Environmental Groups and MWRD Agree on Plan to Clean up Chicago Waterways

Prairie Rivers Network and Partners Settle Lawsuits against Metropolitan Water Reclamation District of Greater Chicago

By Kim Knowles

In a win for Chicago’s rivers, Prairie Rivers Network, Illinois Sierra Club and the Natural Resources Defense Council have reached an important settlement with MWRD in the federal lawsuit we brought against the District for violating its Clean Water Act permits. We brought the federal suit because the District was not doing enough to remove the pollutant phosphorus at three of its largest sewage treatment plants. As a result, that pollution ended up in Chicago’s waters and in downstream waters like the Des Plaines River, the Illinois River and eventually, the Gulf of Mexico. Although phosphorus is an important nutrient, there is far too much of it wreaking havoc on many of our nation’s waters. Phosphorus pollution fuels an overabundance of algae, leaving us with noxious, foul smelling, and sometimes toxic algal blooms. What’s more, when the algae dies and decomposes, bacteria consume available oxygen, creating low dissolved-oxygen zones that threaten the health of fish and other animals. An important way to address these water quality problems is through improved sewage treatment.

North Branch Chicago River. Photo credit: © Jeremy Atherton, 2006.

In a second parallel suit, Prairie Rivers Network and partners Illinois Sierra Club, Environmental Law & Policy Center, Natural Resources Defense Council, Friends of the Chicago River, and Gulf Restoration Network sued the Illinois Environmental Protection Agency for issuing Clean Water Act permits to the District that were far too lenient in restricting phosphorus discharges to Chicago waterways.

In resolving both suits, the settlement sets a course to advanced sewage treatment at Chicago’s biggest plants, and to healthier waterways.   

How so?

First, the agreement requires the establishment of a Nutrient Oversight Committee that will hire and oversee scientists and engineers charged with developing a cleanup plan to remove phosphorus-related water quality problems. The plan will identify a limit on the amount of phosphorus MWRD can discharge, and an implementation plan for meeting that limit.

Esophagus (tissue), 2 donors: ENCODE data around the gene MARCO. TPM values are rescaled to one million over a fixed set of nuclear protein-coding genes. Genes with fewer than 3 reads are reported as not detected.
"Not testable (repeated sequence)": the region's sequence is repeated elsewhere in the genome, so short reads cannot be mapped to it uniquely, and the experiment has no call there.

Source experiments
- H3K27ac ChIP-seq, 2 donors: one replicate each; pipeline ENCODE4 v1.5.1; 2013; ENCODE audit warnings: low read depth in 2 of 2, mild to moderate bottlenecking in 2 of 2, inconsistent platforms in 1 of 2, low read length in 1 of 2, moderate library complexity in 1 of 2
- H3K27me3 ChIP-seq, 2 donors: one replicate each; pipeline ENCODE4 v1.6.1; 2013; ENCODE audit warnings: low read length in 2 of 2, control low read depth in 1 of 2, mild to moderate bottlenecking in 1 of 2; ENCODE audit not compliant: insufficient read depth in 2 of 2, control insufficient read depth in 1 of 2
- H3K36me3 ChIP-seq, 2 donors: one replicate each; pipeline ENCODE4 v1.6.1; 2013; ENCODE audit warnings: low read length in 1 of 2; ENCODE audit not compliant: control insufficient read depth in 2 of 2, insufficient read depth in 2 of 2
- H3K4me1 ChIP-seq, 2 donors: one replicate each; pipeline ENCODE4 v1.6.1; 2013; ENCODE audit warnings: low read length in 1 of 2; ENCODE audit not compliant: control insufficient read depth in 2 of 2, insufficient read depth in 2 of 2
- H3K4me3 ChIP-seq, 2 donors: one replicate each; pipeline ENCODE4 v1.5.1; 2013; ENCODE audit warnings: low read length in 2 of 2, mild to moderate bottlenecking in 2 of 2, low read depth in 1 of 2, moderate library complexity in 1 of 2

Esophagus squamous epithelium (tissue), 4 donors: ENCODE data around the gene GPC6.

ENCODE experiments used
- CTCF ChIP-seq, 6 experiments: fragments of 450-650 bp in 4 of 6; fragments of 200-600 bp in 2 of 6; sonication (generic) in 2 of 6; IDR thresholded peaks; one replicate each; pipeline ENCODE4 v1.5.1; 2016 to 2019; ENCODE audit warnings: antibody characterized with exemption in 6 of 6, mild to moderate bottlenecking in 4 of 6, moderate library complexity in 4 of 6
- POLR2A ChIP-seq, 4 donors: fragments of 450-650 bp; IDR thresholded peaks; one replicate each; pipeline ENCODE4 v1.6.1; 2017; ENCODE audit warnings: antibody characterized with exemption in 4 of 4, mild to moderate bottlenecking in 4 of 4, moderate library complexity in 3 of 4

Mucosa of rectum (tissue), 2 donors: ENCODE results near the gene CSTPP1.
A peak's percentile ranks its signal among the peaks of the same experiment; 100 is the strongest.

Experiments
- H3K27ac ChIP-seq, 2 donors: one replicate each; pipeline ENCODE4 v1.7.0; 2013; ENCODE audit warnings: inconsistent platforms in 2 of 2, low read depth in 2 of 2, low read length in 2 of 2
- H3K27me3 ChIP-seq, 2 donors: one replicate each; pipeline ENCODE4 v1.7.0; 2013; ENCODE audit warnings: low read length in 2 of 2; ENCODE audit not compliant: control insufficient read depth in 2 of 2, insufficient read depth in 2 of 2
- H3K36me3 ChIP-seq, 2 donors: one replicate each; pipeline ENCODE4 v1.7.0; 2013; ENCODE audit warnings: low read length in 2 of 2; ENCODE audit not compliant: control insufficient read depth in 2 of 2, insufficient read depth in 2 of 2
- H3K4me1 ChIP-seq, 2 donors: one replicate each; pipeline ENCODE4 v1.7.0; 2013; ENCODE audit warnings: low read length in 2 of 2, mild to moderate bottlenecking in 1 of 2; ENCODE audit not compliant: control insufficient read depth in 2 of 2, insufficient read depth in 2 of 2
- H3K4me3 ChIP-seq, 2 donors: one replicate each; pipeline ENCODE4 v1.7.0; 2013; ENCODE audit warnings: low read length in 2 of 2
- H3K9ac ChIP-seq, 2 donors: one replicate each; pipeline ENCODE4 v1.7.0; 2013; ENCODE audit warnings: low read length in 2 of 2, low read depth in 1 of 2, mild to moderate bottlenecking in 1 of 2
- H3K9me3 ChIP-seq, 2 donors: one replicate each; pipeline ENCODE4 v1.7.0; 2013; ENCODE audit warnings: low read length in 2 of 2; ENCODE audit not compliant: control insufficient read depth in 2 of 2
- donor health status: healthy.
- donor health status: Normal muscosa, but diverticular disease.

Second, the development of the cleanup plan will necessarily take some time. In order to ensure that not too much time passes without any progress, the agreement calls for an interim phosphorus limit (.5 mg/L) that MWRD must meet by 2030.

Third, MWRD will conduct water quality monitoring in the Lower Des Plaines River near Joliet where the worst algae problems are most evident. This information will be vital to developing Clean Water Act permit limits.

Fourth, Illinois EPA will conduct water quality monitoring at three locations on the Illinois River where algal problems are most intense: Peoria Pool, Marseilles Pool and Starved Rock Pool. This data is extremely important to a clearer understanding of phosphorus pollution in the Illinois River watershed, and will assist in identifying controls on other phosphorus sources in the watershed.

Finally, there is an important first step that must happen, and we’re counting on it happening soon. The good folks at IEPA must include the terms we’ve agreed upon in MWRD’s permits.  It is at that time that the terms of the agreement will take effect. We trust they will do so.

Godspeed and Congratulations to all! We look forward to cleaner, healthier waterways in Chicago and beyond!